All told, they own more than 872,000 homes as a result of the groundswell in foreclosures, almost twice as many as when the financial crisis began in 2007, according to RealtyTrac, a real estate data provider. In addition, they are in the process of foreclosing on an additional one million homes and are poised to take possession of several million more in the years ahead.
Five years after the housing market started teetering, economists now worry that the rise in lender-owned homes could create another vicious circle, in which the growing inventory of distressed property further depresses home values and leads to even more distressed sales. With the spring home-selling season under way, real estate prices have been declining across the country in recent months.
“It remains a heavy weight on the banking system,” said Mark Zandi, the chief economist of Moody’s Analytics. “Housing prices are falling, and they are going to fall some more.”
Over all, economists project that it would take about three years for lenders to sell their backlog of foreclosed homes. As a result, home values nationally could fall 5 percent by the end of 2011, according to Moody’s, and rise only modestly over the following year. Regions that were hardest hit by the housing collapse and recession could take even longer to recover — dealing yet another blow to a still-struggling economy.
Although sales have picked up a bit in the last few weeks, banks and other lenders remain overwhelmed by the wave of foreclosures. In Atlanta, lenders are repossessing eight homes for each distressed home they sell, according to March data from RealtyTrac. In Minneapolis, they are bringing in at least six foreclosed homes for each they sell, and in once-hot markets like Chicago and Miami, the ratio still hovers close to two to one.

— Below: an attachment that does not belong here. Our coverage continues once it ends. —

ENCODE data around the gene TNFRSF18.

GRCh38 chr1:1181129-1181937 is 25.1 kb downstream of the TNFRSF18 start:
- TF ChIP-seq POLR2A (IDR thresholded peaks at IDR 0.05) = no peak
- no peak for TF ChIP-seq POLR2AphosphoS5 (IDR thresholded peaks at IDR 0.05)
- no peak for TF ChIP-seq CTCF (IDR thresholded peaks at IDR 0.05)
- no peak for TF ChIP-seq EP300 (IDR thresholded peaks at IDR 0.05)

Before the housing implosion, the inflow and outflow figures were typically one-to-one.
The reasons for the backlog include inadequate staffs and delays imposed by the lenders because of investigations into foreclosure practices. The pileup could lead to $40 billion in additional losses for banks and other lenders as they sell houses at steep discounts over the next two years, according to Trepp, a real estate research firm.
“These shops are under siege; it’s just a tsunami of stuff coming in,” said Taj Bindra, who oversaw Washington Mutual’s servicing unit from 2004 to 2006 and now advises financial institutions on risk management. “Lenders have a strong incentive to clear out inventory in a controlled and timely manner, but if you had problems on the front end of the foreclosure process, it should be no surprise you are having problems on the back end.”
A drive through the sprawling subdivisions outside Phoenix shows the ravages of the real estate collapse. Here in this working-class neighborhood of El Mirage, northwest of Phoenix, rows of small stucco homes sprouted up during the boom. Now block after block is pockmarked by properties with overgrown shrubs, weeds and foreclosure notices tacked to the doors. About 116 lender-owned homes are on the market or under contract in El Mirage, according to local real estate listings.